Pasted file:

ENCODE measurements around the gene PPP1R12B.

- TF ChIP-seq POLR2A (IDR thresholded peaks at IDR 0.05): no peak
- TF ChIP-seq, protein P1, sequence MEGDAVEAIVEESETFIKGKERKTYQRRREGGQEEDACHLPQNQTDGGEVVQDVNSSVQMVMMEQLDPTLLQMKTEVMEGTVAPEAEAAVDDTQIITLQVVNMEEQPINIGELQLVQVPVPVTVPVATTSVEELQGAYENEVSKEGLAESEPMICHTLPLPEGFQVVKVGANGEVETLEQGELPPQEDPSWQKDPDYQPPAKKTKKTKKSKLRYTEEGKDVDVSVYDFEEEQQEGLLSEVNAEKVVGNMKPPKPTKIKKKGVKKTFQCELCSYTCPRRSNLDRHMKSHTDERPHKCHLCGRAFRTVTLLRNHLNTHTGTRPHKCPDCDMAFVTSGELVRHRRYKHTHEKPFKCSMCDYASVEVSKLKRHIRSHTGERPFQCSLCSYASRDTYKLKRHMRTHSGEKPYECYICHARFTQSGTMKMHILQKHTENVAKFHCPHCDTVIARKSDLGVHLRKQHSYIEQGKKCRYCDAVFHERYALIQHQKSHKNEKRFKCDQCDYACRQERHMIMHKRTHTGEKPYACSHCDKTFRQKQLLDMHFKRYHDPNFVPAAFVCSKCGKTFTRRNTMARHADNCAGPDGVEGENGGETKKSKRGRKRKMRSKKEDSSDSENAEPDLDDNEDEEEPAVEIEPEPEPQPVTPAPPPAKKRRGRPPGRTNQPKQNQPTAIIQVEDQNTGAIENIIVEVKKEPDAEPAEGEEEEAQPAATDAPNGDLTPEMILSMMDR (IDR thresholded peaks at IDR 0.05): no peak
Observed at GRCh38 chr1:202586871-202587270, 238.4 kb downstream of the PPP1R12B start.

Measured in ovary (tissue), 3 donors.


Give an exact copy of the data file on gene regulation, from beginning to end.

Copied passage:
ENCODE measurements around the gene PPP1R12B.

- TF ChIP-seq POLR2A (IDR thresholded peaks at IDR 0.05): no peak
- TF ChIP-seq, protein P1, sequence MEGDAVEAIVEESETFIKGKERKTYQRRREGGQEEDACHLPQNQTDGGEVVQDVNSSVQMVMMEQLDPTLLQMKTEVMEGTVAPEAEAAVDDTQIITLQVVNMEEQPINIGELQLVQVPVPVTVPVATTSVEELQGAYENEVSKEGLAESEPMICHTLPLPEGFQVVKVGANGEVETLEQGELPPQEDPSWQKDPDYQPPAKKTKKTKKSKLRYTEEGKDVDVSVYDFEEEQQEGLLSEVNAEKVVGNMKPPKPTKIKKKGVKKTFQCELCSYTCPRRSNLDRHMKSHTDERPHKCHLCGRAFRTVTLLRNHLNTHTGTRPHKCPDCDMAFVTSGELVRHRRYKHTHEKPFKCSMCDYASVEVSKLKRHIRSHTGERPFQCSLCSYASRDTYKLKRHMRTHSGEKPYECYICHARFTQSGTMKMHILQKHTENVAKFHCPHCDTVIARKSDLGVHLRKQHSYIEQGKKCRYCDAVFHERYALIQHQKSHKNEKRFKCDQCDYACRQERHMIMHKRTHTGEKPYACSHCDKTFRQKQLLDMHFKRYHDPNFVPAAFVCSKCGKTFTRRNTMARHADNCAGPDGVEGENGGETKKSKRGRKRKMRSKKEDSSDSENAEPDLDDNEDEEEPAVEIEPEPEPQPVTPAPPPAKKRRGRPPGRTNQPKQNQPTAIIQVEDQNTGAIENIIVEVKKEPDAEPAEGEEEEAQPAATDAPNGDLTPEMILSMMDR (IDR thresholded peaks at IDR 0.05): no peak
Observed at GRCh38 chr1:202586871-202587270, 238.4 kb downstream of the PPP1R12B start.

Measured in ovary (tissue), 3 donors.